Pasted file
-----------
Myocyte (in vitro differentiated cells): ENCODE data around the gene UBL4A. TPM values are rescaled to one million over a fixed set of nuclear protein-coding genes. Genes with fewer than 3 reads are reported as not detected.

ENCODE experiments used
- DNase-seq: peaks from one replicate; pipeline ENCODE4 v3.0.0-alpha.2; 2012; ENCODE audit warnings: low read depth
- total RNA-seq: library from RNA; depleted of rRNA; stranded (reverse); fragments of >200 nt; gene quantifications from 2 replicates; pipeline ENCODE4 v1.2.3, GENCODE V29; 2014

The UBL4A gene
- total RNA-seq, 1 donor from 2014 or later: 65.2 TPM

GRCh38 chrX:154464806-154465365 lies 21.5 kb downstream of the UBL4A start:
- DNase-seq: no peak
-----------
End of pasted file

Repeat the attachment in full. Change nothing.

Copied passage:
Myocyte (in vitro differentiated cells): ENCODE data around the gene UBL4A. TPM values are rescaled to one million over a fixed set of nuclear protein-coding genes. Genes with fewer than 3 reads are reported as not detected.

ENCODE experiments used
- DNase-seq: peaks from one replicate; pipeline ENCODE4 v3.0.0-alpha.2; 2012; ENCODE audit warnings: low read depth
- total RNA-seq: library from RNA; depleted of rRNA; stranded (reverse); fragments of >200 nt; gene quantifications from 2 replicates; pipeline ENCODE4 v1.2.3, GENCODE V29; 2014

The UBL4A gene
- total RNA-seq, 1 donor from 2014 or later: 65.2 TPM

GRCh38 chrX:154464806-154465365 lies 21.5 kb downstream of the UBL4A start:
- DNase-seq: no peak